Leverage Point 7: Technology, Innovation, and Investment
Part of the Levers and Leverage Points blog series.
Image by Brookhaven National Laboratory, licensed under CC BY-NC-ND 2.0
It seems easy to turn to technology as the sole answer to our problems. New applications of technologies such as geoengineering have taken the news by storm, claiming to reverse climate change without the need for the average person to change their habits. Sounds like a great deal, right?
Accompanying this explosion of technological advancements are the many negative social and environmental impacts of an over-reliance on technology. Every time we innovate to address one environmental problem (e.g., electric vehicles to combat climate change), we create new problems (e.g., pollution and habitat loss from mining and processing lithium for batteries). What is needed is not reactive technologies aimed at only a specific event or crisis, but reform of the existing structure of innovation and investment. It means investing in more proactive efforts that leave an overall positive impact on the world.
The current system of investment generally addresses one environmental ‘bad’ at a time—now especially climate change (see Leverage Point 6, Externalities and telecoupling). Take energy, for example. Many have called for a massive expanse of renewable energy technologies including solar and wind power, in order to meet our growing demand. But these technologies incur substantial environmental impacts also, in the form of the resources necessary for production, the fossil fuels needed in distribution and construction, and impacts on site to birds, bats, and other animals. No source of energy is without environmental impacts, but some are more benign than others, and all can be made more benign yet—with appropriate systems for innovation.
A hyper-focus on technology and innovation to ‘solve’ environmental issues is sometimes based on the belief that humans can ‘decouple’ their activities from their impacts (see Leverage Point 6). This might work for individual impacts (e.g., climate, as illustrated above re: electric vehicles), but decoupling technology from environmental impacts in general requires an adaptive approach that proactively identifies and mitigates a large number of impacts simultaneously, including habitat loss, resource shortages, and various forms of pollution.
Acknowledging the potential, but also the limits, of technology and innovation to combat environmental issues is necessary when enacting or reforming policies and practices. This entails reforming investment and innovation policy to encourage fixing existing appliances and electronics instead of always replacing them (coming soon - see The Right to Repair). Funding efforts to build a truly circular economy promotes responsible production and should reduce aggregate consumption and waste (see Leverage Point 2, Total Consumption). Sometimes new technologies are essential. But we should be wary of declaring past technologies obsolete in favour of new technologies, as this falsely suggests that new technologies won’t also have problems, while also contributing to the “throwaway culture” and overconsumption.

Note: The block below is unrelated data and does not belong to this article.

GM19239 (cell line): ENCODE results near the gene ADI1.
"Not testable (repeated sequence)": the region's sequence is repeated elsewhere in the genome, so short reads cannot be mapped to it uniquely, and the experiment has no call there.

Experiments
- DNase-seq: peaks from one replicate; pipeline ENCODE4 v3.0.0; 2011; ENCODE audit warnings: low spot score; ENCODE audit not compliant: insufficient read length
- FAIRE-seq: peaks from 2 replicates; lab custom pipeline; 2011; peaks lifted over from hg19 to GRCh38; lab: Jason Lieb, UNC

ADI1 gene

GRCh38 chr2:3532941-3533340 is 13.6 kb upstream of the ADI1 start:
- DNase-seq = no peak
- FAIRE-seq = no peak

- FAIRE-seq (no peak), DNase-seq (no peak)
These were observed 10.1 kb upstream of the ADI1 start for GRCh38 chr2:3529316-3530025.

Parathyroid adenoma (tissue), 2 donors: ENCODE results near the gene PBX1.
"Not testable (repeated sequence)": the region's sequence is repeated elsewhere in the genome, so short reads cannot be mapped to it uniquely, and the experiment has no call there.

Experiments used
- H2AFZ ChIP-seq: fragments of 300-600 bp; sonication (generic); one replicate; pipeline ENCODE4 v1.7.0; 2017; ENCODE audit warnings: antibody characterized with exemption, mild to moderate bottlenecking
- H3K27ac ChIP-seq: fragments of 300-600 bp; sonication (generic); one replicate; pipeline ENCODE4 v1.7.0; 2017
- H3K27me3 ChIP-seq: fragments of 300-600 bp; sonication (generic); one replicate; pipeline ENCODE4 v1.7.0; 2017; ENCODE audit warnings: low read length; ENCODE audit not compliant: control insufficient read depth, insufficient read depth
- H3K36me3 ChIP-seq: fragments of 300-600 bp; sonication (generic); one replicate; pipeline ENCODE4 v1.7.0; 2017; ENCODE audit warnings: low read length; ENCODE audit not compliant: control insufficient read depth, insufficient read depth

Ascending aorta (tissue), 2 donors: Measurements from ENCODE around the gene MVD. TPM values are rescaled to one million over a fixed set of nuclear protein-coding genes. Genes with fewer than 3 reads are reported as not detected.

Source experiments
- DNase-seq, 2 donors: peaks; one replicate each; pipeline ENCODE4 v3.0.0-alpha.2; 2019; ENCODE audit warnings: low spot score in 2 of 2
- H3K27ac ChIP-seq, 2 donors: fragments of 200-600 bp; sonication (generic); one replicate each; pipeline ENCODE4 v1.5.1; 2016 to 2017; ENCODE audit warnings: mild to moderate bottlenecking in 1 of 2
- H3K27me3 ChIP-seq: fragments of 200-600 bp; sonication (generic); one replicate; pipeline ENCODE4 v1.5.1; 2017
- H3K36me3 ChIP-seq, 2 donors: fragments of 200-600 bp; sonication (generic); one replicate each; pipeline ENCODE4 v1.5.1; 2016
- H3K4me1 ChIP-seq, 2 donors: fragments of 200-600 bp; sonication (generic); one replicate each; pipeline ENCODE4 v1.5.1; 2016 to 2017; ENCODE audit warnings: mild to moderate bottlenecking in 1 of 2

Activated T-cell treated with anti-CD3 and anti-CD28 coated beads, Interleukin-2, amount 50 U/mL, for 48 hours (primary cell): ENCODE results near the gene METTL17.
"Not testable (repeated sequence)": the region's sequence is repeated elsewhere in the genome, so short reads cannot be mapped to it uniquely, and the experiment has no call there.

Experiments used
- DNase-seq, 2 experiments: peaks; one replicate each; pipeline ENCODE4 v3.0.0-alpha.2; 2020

Governments, corporations, and individuals can also invest more consciously to direct the flow of capital and resources towards truly sustainable approaches. Funds can be directed towards investments that support nature or the benefits it provides, called ecosystem services (e.g., plants filtering out toxins from the air we breathe). These “nature-based solutions” are likely to have fewer negative impacts on the environment (though they notably won’t be entirely free of any negative impact). For example, these funds could take the form of restructuring subsidies and incentives or regulatory solutions for cities to create urban green spaces that promote stewardship and maintain biodiversity (see Lever 1, Why Reforming Incentives is Key for Sustainability).
As we think about technological change, we also need to address inequities and the accessibility of resources and technology disadvantaged communities (see Leverage Point 4, Equality, Equity, and the Environment). Policy shifts combined with redirected investments may help to provide increased access to affordable net-positive technology, beneficial to both society and the environment. This can enhance the worldwide distribution of such technologies and help to bolster innovation in more regions.
While ‘technology’ refers mostly to physical technologies such as cars, this can also refer to online or computer technologies due to the electricity consumed when in operation or storage. While virtual ‘clouds’ appear to be exclusively online, they actually require physical data centres and databanks where information is stored, which consume significant amounts of energy and can contribute to carbon emissions.
With technology, we must be careful not to fall into the trap of complacency. Technologies, innovations, and investments, though arguably vital and necessary for achieving sustainability, should serve only as a supplement to transformative change, and not a substitute or means by which high levels of production and consumption can continue to occur.
Moreover, we are not suggesting that states should not spend their own wealth addressing social and ecological issues within their borders. However, the unequal distribution of wealth between states reflects historical and current injustices, including resource expropriation through colonial exploitation (see Leverage Point 4). Therefore the responsibility to provide financial aid to transition worldwide systems often falls on the shoulders of wealthier nations.